Should Corbyn really take the blame for Copeland? An open letter to Owen Jones

by Tom Raeside

3 March 2017

Owen Jones’s recent video and column looked to Labour’s rout in the Copeland by-election to question Jeremy Corbyn’s future. Wider questions remain, but this open letter asks whether it’s fair to blame Corbyn for Copeland.


My name is Tom Raeside, I am 19 years old, and I joined the Labour party when I was 14 on the principles of fairness, equality, peace and socialism. I became interested in politics after reading your book Chavs: The Demonization of the Working Class, my experience of the NHS, through my mother’s work as a social worker in the north east, and through the Corbyn campaign. I joined the People’s Bookshop in Durham and have been volunteering there for the last 18 months. I am member of Penrith and the Borders constituency Labour party next door to the Copeland constituency.

I campaigned passionately in Copeland over the last month and was heartbroken when the result came in. As someone who has been on the doorstep I would like to share with you the reasons why I thought Labour lost the by-election.

1. Labour is the establishment party in Copeland.

The area has had a Labour MP since 1935. Copeland also has had a Labour council since year dot. Jack Cunningham became Copeland’s MP in 1970 (when the constituency was named Whitehaven); a figure who made a significant contribution to the perception that the local Labour party was the establishment. Cunningham was followed by Jamie Reed in 2005, and it must be said neither was a Labour MP for Copeland but rather the Sellafield nuclear reprocessing site. Copeland council is run by a socially conservative Labour administration that has done nothing for the constituency, and it didn’t help that the by-election candidate, Gillian Troughton, was a former Labour councillor in the area. The local party has been tacky; if you were living there why would you jump to Labour?

Not once in this campaign were radical policies suggested by the candidate, e.g. the reopening of a railway to Keswick or taking Sellafield into public ownership. In an area that has had its local secondary school in Whitehaven severely damaged by academisation, I can’t recall it ever being mentioned by the candidate’s office that academisation is detrimental to the values of education. As you mentioned in your video, the health service is a massive issue in the constituency. Unsurprisingly, the fact that Jamie Reed left his role as MP during a process that will destroy the local health service has really has damaged the Labour brand locally. Sadly the healthcare campaign has been led by a coalition rather than the local Labour party. This is not down to Corbyn, but really poor Labour organising around the health service locally at a time when Labour needed to show real leadership on the health service. Instead the Liberal Democrat parliamentary candidate was a part of the county’s health coalition and the Tories weren’t attacked over the health service as they should have been.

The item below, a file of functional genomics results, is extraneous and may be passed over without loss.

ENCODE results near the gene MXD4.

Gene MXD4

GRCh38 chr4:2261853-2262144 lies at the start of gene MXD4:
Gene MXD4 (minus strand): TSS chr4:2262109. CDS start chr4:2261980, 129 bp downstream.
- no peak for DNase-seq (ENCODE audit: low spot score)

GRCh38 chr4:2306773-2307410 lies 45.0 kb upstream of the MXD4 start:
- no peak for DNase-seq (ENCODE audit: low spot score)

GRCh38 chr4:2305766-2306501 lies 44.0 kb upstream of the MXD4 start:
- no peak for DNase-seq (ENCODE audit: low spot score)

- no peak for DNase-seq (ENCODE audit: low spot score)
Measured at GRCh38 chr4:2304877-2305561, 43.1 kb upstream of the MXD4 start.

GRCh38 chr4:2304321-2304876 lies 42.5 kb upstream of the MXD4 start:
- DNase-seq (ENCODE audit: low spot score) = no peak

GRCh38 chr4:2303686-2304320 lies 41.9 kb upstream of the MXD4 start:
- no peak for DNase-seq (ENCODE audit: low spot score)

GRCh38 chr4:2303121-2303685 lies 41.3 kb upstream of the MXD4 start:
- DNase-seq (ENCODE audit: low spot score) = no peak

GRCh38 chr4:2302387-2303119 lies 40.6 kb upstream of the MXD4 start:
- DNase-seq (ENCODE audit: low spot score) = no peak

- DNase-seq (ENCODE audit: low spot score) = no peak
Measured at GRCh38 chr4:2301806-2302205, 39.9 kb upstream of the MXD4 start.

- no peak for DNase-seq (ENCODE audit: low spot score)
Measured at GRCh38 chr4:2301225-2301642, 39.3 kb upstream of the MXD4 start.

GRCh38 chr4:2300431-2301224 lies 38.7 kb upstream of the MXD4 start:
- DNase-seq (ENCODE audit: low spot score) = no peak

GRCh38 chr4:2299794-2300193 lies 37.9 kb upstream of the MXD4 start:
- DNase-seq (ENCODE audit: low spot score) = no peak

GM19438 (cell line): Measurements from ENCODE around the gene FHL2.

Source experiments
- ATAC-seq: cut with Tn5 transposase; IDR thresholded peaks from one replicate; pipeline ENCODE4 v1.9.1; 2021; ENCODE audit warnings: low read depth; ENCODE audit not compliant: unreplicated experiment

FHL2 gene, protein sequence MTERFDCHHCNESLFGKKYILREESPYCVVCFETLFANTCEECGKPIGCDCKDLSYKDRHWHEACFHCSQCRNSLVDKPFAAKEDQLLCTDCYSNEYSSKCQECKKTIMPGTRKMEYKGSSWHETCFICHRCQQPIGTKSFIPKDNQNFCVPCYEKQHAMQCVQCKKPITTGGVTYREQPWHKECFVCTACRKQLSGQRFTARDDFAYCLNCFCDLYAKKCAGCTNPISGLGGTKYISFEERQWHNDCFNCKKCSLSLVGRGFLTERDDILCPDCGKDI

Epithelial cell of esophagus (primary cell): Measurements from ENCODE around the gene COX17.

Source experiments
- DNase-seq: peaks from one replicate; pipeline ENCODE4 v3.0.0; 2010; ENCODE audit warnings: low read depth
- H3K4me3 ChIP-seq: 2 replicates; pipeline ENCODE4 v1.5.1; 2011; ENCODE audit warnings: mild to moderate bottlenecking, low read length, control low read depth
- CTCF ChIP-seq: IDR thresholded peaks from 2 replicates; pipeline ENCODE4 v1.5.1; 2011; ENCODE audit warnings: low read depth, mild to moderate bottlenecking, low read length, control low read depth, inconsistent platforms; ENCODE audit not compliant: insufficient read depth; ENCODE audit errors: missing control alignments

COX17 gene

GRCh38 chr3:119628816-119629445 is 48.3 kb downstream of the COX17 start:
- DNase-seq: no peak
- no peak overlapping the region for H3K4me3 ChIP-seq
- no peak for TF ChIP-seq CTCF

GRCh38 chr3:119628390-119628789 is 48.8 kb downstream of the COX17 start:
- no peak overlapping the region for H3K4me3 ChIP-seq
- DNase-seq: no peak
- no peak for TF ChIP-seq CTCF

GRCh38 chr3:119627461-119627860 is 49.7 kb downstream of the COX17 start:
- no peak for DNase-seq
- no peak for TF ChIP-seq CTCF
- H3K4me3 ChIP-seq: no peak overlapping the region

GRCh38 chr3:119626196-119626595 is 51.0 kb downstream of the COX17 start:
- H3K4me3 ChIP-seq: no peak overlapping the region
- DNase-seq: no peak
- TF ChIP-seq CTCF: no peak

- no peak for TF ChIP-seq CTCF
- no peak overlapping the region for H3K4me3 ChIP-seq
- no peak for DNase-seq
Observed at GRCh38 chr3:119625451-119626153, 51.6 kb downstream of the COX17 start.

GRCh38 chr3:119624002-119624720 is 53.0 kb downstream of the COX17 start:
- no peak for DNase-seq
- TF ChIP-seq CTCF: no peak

2. Labour North’s organising was shambolic.

The questions I would like to ask Labour North are simple and we should all be curious to find out more:

  • Why were there no tellers on the polling stations?
  • Why were the campaign offices completely inaccessible from public transport and removed from the hub of the community in Copeland?
  • Why was the street data so jumbled? It made the job of canvassing so much harder – when out canvassing in Whitehaven it took us 20 minutes to sort things out.

On polling day, we had registered Conservative voters on the knocking lists! On a lot of occasions we were knocking on doors to people who had already voted! I have campaigned in council elections in Newcastle and for Lee Sherriff’s campaign in Carlisle, and never before have I seen anything like this.

The local ground campaign was disorganised beyond belief. With proper, community-rooted, accessible Labour party offices (and team), we would have done substantially better in Copeland. The Labour party bureaucracy has shown itself to be completely unfit for purpose, and if Labour is to succeed under Corbyn it must be transformed.

3. The coordination of Tristram Hunt and Jamie Reed’s resignations was meant to be at the same time to cause maximum disruption as possible.

This is plain to see. Both are ideologically opposed to Corbyn and for them to resign at the same time – with Copeland being one of the most difficult constituencies in the country – obviously wasn’t done to help Corbyn. It was for their own career plans and it was to make sure that from the start the Corbyn project isn’t given space to breathe in 2017.

The nuclear issue did come up on the doorstep, I think it could have been countered with strong leaflets and a strong media response from the candidate’s office which never came…

On a separate note, I think national Momentum have failed to organise again, and that is one real negative I would take from this Copeland episode. I don’t know whether it would have changed the result, but with a coordinated plan like there was in Stoke it certainly would have changed the margin and personally I think we could have held the seat. (NB, I’m not a member of Momentum.)

Having witnessed the defeat first-hand, I am baffled and so upset that Corbyn is getting the blame for it. Owen, I really do take notice of what you say and it is a big influence in my political thinking, but this comes from someone who has been campaigning passionately in Copeland.

Yours fraternally,

Tom Raeside (Youth Officer Penrith and the Border CLP)


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